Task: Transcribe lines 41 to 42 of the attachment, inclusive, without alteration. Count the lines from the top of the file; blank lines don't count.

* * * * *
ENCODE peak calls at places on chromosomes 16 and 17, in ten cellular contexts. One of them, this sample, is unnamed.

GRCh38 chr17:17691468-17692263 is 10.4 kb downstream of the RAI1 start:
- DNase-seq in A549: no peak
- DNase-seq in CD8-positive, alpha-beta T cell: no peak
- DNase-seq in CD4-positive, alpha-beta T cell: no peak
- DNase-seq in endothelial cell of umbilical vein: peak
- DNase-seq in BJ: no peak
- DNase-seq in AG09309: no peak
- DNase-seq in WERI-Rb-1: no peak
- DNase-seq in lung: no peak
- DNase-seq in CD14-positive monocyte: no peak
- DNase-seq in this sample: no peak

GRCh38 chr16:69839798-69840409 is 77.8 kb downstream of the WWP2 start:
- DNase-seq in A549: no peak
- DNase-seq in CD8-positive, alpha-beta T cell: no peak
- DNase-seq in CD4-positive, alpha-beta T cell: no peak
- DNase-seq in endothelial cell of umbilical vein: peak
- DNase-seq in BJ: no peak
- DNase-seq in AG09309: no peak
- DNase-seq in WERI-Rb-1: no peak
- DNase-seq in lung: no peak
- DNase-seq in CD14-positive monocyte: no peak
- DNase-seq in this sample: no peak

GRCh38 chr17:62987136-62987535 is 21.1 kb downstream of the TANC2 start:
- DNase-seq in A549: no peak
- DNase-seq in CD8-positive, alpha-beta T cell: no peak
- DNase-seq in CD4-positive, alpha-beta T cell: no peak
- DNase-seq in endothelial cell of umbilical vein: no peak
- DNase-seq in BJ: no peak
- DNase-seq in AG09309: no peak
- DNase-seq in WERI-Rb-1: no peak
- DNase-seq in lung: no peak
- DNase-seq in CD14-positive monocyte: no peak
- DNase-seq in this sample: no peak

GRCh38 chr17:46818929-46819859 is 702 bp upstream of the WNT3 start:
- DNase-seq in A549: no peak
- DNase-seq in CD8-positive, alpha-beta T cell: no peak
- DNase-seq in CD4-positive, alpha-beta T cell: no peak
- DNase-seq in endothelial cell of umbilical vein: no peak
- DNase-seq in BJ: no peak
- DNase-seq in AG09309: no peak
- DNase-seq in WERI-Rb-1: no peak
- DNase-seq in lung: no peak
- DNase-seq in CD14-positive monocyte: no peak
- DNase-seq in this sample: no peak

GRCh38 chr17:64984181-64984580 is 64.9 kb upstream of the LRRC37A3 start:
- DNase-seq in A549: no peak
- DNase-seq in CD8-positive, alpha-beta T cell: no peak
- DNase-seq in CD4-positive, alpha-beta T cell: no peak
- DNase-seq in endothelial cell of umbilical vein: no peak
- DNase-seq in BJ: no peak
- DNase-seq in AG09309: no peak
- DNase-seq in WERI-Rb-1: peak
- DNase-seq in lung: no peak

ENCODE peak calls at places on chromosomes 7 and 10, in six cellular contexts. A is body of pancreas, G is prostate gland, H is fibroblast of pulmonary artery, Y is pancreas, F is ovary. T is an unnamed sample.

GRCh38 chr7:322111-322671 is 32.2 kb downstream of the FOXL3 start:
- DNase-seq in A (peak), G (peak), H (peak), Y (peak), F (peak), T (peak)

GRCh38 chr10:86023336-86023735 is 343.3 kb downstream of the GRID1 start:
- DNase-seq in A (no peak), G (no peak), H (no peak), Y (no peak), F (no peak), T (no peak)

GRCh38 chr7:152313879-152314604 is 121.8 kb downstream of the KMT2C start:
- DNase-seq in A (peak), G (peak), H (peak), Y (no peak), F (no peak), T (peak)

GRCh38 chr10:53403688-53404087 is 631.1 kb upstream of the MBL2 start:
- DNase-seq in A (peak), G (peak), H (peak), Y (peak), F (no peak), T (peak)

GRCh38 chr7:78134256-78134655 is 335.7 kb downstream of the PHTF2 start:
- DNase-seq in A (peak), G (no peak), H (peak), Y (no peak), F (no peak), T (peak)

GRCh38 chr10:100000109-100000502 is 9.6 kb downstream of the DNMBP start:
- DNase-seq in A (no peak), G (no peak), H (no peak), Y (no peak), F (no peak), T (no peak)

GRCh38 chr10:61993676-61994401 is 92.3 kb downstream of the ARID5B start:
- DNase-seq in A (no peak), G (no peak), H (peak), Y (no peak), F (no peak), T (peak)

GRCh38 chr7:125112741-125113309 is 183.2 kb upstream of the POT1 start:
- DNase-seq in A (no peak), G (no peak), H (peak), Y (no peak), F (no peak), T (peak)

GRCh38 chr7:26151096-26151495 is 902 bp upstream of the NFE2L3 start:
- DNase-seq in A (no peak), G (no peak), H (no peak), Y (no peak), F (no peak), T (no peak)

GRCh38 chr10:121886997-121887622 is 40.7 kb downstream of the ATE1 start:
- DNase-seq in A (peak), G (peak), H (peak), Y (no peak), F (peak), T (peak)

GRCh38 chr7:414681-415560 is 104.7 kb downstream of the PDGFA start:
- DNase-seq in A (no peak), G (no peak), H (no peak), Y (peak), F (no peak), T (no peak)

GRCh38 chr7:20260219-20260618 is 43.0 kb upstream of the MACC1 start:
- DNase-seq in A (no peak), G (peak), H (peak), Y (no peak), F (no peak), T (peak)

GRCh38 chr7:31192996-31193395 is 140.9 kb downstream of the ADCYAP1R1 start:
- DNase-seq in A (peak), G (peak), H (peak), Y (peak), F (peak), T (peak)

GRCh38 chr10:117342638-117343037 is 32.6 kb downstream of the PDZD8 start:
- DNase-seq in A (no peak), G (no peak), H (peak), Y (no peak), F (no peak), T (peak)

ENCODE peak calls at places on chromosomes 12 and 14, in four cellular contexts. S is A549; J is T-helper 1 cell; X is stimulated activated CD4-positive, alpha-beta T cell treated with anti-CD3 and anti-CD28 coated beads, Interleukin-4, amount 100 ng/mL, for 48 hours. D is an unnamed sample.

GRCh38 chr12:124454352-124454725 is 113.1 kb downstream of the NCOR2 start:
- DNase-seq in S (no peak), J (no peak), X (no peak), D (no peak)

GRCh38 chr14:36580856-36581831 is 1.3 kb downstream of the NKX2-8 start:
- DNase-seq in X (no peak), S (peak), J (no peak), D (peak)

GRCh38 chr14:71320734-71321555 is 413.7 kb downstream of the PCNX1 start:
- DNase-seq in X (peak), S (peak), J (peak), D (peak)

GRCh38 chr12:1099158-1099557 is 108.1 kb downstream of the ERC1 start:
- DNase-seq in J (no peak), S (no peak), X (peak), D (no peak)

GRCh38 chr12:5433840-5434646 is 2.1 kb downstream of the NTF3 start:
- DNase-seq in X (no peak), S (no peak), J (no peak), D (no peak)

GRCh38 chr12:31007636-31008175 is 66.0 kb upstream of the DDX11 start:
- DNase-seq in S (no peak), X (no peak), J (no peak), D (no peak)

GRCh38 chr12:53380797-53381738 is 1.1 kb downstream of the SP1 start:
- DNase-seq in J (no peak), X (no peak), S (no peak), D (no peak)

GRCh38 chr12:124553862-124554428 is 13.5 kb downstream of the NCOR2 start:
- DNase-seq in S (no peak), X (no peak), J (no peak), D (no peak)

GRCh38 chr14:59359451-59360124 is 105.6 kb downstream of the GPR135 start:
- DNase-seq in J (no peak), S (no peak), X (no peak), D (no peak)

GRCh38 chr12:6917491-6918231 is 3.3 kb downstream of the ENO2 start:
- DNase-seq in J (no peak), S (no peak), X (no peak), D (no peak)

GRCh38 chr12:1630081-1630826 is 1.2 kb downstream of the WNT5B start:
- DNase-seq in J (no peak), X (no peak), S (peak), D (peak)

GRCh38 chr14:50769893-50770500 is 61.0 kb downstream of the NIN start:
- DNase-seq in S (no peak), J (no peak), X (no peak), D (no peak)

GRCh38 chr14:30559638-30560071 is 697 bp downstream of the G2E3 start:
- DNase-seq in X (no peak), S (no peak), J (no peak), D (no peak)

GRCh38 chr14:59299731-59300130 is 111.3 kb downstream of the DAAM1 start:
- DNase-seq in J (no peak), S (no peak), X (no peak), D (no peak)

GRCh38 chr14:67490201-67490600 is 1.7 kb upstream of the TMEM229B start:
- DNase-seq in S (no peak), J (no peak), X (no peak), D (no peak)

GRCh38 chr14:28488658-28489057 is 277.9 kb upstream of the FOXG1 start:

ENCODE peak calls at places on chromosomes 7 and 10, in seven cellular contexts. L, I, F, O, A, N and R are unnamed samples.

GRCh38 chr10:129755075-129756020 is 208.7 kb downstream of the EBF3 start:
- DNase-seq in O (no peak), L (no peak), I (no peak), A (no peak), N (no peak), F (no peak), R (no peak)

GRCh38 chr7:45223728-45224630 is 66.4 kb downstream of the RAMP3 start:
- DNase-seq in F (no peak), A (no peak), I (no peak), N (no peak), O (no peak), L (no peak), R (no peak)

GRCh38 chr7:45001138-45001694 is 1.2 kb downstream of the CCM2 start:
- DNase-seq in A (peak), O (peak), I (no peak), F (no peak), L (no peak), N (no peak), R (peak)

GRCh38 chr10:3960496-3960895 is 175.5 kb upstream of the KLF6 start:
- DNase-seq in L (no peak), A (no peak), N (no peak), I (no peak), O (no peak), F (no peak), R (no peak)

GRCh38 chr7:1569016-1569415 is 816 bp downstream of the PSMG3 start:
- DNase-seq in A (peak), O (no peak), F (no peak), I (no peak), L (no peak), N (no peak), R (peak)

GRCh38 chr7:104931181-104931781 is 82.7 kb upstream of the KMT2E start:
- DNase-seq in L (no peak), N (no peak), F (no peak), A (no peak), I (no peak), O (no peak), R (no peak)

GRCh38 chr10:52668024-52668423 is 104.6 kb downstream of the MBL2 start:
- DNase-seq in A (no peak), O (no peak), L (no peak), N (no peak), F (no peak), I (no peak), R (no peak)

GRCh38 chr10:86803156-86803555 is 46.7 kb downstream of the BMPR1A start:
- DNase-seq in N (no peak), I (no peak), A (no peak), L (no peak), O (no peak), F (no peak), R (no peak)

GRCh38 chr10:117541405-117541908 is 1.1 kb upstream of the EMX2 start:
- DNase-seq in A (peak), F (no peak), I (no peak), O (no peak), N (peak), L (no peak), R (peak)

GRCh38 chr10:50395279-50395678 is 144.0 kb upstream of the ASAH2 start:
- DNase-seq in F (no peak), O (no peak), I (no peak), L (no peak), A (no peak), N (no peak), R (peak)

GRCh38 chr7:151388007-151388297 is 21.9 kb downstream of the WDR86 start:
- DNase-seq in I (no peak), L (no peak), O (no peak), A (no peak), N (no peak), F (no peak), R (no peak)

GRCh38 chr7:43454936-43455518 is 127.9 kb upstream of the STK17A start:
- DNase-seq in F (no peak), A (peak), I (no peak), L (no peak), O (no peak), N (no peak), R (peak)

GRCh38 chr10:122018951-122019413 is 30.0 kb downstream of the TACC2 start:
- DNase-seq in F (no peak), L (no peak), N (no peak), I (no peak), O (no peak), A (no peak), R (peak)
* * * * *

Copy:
- DNase-seq in AG09309: no peak
- DNase-seq in WERI-Rb-1: no peak